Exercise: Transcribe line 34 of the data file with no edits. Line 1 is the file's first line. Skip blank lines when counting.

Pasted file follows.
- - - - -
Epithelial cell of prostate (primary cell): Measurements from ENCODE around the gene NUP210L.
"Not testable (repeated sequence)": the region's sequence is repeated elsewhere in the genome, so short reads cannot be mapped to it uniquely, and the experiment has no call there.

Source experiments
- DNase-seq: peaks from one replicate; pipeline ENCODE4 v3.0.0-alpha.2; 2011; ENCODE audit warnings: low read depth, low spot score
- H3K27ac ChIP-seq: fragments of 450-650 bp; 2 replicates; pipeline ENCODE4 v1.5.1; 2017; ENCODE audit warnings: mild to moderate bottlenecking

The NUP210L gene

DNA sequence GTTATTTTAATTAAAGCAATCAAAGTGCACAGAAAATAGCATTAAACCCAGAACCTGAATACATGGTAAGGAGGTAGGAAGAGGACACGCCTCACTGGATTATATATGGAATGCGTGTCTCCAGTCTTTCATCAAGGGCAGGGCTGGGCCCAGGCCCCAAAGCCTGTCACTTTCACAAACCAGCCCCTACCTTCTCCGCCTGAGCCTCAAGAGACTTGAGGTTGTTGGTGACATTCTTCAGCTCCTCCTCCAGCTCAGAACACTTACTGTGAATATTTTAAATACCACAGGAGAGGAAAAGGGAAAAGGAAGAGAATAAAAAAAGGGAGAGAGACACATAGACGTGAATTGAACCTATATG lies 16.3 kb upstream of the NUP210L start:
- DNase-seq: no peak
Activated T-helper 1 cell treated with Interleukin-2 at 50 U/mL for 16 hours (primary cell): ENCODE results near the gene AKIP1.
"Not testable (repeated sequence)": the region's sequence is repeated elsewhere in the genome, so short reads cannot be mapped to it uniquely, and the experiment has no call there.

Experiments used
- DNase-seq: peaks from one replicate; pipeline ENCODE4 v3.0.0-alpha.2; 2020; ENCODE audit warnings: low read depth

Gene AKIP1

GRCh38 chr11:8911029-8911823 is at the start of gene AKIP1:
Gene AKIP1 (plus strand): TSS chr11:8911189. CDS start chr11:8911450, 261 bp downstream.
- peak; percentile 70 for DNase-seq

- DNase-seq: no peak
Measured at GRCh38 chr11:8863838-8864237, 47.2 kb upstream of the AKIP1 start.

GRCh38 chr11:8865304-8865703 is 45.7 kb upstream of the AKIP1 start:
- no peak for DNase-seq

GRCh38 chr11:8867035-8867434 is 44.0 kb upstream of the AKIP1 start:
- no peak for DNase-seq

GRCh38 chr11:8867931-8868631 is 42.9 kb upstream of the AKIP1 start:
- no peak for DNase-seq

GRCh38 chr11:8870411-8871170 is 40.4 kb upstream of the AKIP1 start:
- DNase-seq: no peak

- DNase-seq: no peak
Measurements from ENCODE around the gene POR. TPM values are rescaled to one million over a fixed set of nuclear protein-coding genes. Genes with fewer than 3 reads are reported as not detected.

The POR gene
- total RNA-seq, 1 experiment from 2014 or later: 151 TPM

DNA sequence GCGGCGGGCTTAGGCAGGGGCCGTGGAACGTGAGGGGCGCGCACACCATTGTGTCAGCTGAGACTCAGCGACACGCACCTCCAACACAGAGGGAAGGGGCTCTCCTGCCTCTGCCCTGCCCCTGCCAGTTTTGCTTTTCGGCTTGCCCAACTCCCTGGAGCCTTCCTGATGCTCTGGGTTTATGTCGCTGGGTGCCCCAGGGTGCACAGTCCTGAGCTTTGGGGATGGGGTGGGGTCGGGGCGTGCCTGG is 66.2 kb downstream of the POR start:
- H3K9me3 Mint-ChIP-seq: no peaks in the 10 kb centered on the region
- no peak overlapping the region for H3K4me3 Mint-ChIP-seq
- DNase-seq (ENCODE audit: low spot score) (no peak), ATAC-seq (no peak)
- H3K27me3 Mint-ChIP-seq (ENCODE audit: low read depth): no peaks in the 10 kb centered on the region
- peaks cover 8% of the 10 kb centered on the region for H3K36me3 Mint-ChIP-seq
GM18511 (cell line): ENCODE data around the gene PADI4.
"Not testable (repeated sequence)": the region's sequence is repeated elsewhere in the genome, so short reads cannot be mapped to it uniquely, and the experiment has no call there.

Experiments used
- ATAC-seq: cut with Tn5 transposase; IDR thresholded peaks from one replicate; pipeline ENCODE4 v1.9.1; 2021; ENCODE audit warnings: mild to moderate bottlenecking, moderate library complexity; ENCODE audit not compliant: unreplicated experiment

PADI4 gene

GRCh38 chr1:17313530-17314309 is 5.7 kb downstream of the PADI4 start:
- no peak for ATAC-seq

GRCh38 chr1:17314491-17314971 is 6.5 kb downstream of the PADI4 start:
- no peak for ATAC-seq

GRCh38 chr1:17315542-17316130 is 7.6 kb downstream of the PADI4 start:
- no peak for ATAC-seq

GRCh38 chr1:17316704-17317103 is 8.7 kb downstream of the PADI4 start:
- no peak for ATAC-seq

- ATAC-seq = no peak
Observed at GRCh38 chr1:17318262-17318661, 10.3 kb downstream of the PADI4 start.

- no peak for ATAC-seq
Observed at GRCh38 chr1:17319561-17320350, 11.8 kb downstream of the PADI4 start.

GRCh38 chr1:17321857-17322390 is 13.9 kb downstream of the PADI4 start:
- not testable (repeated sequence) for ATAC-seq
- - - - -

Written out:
- DNase-seq (ENCODE audit: low spot score) (no peak), ATAC-seq (no peak)